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Computer controlled automation is becoming increasingly important for production technology. Even in the wood processing industry, CNC ("computerized numerical control") machines are finding wider use. These employ the on-board computer to perform all control functions to execute the machining processes. They represent complex and integrated CNC machining centres, which execute the various machining steps on the workpiece secured into a workpiece clamp. Turning, sawing, milling, drilling, sanding or gluing – all these are performed on the wood using programmed tool motions. Conventional control elements, such as foot and hand levers or hand wheels are eliminated. The control motions are instead performed with the computer keyboard or a mouse click, while the functions and operation are monitored with the monitor. The computer controls the machining centre with the data entered to execute all feed motions and clamping processes. Manual intervention by the operator is no longer required. Using a CNC machining centre, the manufacturing operation can attain significantly higher machining accuracies and machining speeds. The frequency of defects and the risk of malfunctions is reduced. Moreover, CNC machines are highly flexible using text or graphics-based reprogramming interfaces, and can be modified with ease to accommodate the individual needs of the specific workshop. CNC technology generally establishes a close link to the design-engineering department, which can use CAD applications to directly develop and implement programmes for the CNC machine.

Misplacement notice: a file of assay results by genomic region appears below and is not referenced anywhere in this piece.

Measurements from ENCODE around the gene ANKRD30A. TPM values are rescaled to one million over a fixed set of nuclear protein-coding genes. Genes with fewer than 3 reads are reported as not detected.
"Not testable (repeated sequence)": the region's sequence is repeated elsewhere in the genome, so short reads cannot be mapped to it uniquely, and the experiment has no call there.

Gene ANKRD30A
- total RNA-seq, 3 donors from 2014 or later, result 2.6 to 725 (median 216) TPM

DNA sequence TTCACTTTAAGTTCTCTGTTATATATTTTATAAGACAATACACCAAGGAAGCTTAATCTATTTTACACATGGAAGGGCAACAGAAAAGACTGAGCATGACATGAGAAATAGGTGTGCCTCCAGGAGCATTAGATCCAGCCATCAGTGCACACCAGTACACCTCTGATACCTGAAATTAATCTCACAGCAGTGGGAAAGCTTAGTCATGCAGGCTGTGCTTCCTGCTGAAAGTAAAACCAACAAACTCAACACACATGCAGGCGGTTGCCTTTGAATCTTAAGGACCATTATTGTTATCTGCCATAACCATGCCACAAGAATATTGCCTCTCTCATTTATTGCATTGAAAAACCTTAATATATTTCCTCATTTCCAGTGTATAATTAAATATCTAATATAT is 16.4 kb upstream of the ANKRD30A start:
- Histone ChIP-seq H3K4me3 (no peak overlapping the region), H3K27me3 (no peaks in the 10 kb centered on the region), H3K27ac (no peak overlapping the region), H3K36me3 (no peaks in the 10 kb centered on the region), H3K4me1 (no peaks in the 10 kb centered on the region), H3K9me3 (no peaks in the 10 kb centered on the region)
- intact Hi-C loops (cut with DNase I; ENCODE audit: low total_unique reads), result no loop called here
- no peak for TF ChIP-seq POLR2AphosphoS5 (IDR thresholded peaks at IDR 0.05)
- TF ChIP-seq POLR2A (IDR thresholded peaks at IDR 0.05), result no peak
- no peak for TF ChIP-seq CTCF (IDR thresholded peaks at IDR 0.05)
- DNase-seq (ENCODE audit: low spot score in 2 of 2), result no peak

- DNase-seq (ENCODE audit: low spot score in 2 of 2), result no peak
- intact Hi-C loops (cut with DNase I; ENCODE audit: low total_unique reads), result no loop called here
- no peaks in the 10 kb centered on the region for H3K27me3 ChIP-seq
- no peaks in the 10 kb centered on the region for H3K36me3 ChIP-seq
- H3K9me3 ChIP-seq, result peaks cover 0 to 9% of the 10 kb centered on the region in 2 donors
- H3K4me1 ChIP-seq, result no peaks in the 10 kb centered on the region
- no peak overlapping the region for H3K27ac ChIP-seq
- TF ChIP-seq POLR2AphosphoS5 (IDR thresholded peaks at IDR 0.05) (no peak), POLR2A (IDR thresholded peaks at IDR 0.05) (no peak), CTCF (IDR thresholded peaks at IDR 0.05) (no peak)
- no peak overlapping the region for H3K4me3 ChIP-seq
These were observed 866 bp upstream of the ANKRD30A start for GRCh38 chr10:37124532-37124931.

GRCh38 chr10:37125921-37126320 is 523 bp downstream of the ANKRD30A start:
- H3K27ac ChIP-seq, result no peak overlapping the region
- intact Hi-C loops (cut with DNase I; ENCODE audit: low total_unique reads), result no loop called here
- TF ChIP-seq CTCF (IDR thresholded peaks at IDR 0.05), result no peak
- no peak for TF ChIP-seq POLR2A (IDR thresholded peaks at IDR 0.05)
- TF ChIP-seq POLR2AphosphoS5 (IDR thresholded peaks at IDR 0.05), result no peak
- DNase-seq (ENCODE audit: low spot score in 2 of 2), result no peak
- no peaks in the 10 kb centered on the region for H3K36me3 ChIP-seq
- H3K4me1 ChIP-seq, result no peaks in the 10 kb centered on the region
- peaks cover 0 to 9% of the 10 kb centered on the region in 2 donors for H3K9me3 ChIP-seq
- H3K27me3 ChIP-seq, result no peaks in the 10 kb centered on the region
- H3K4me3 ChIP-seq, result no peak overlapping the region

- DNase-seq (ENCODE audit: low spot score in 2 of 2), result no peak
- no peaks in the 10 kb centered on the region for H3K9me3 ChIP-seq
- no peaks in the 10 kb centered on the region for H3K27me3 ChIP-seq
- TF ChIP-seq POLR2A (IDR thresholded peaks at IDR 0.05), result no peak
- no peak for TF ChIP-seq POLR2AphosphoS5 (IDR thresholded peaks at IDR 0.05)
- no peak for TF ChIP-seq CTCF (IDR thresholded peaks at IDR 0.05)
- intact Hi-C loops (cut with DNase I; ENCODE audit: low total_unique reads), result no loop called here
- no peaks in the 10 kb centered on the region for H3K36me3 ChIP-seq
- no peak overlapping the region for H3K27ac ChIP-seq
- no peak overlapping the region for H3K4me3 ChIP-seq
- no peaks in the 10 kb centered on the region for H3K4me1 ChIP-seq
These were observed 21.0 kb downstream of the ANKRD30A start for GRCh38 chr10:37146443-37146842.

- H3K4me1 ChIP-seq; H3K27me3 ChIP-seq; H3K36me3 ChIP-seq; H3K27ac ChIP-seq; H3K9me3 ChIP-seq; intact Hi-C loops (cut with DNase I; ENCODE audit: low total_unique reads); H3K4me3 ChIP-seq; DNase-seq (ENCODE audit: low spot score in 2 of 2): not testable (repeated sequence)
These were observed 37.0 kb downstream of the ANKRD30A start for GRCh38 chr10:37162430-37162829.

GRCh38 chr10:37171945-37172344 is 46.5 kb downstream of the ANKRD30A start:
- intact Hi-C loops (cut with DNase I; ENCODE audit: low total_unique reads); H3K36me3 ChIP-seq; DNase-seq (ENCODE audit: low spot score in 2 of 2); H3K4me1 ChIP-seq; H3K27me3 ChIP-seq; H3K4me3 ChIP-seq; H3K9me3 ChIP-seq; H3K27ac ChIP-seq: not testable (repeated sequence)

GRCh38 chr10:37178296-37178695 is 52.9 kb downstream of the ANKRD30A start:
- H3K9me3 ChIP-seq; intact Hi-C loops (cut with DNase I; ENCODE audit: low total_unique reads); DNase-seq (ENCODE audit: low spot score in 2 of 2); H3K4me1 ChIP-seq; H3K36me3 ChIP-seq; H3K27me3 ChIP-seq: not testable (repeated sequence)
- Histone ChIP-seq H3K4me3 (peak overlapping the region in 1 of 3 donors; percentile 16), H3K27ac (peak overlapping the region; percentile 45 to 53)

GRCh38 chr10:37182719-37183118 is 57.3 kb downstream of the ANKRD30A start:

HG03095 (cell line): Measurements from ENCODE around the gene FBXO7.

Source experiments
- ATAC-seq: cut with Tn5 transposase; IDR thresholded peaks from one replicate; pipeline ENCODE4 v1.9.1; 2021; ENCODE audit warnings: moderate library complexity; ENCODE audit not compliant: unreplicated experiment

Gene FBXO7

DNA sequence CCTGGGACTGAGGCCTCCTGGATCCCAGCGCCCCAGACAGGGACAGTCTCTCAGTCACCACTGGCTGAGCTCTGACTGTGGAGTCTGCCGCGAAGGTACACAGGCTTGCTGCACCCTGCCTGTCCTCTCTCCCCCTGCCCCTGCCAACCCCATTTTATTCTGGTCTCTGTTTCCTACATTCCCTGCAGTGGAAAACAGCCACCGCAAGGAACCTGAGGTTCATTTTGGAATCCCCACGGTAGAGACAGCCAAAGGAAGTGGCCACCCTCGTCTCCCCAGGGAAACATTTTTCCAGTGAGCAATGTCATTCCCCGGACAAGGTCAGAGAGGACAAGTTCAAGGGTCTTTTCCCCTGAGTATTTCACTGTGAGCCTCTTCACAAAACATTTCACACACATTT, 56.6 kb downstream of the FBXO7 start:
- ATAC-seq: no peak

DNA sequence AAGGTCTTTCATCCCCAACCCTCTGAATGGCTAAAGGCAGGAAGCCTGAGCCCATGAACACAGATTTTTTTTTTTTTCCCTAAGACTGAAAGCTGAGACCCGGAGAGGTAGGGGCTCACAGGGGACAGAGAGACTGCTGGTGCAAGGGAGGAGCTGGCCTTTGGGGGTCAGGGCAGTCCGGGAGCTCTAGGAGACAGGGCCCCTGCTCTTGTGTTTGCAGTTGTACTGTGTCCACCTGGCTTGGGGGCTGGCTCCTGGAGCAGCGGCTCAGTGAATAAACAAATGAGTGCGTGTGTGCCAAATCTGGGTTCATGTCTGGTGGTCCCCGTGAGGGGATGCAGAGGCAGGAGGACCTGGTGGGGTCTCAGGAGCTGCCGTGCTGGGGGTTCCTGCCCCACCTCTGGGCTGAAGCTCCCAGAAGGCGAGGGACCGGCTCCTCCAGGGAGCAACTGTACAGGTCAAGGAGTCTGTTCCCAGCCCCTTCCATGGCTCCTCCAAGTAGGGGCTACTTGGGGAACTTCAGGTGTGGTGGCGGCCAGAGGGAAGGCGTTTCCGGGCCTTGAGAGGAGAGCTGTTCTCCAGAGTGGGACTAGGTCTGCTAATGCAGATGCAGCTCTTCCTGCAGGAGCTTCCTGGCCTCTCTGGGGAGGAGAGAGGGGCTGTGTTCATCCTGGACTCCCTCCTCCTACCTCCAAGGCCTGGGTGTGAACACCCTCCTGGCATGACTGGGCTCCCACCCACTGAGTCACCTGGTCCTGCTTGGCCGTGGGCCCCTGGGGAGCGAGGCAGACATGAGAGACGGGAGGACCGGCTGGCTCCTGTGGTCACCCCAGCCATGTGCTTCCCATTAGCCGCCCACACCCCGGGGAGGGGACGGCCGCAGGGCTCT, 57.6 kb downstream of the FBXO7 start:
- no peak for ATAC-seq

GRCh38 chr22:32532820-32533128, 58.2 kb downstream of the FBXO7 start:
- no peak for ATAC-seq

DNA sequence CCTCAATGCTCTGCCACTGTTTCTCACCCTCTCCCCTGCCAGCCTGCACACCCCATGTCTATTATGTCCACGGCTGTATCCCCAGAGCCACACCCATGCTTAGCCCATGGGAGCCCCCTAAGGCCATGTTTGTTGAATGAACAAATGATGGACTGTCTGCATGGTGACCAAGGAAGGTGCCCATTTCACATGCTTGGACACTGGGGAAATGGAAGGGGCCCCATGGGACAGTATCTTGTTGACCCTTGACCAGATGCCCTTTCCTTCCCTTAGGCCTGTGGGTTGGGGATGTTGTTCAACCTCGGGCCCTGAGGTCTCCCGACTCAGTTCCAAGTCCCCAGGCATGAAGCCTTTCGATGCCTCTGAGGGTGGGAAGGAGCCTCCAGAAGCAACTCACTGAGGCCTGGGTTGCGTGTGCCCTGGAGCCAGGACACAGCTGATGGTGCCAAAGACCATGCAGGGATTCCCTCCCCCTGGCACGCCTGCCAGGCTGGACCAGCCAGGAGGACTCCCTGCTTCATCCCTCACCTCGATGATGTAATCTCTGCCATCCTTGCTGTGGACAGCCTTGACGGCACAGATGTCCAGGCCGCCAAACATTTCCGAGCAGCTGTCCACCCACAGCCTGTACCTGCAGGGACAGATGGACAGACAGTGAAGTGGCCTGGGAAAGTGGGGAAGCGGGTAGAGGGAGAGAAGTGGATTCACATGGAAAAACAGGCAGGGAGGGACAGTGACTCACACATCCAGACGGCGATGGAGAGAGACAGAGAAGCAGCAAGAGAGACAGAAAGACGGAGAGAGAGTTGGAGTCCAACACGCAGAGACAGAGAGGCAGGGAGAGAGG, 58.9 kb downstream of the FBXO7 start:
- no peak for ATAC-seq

Due to their highly flexible uses, CNC machines are becoming increasingly indispensable for wood processing operations - for industry and workshops alike. A growing number of companies are upgrading to CNC machines in an effort to confront market demands and cost pressures. CNC machining centres are in use particularly when various wood species need to be machined, frequently also in combination with other materials, such as plastics or non-ferrous metals. Solid wood or wood materials, such as plywood, particle board or MDF panels, can be milled (CNC routers), sawed or sanded automatically and in series production. This permits the use of CNC machines to produce construction elements (doors, windows, etc.), for solid wood processing (furniture, interior design), and for panel machining. The use of CNC wood processing machinery even results in highly satisfactory and cost-effective outcomes for the production of intricate musical instruments.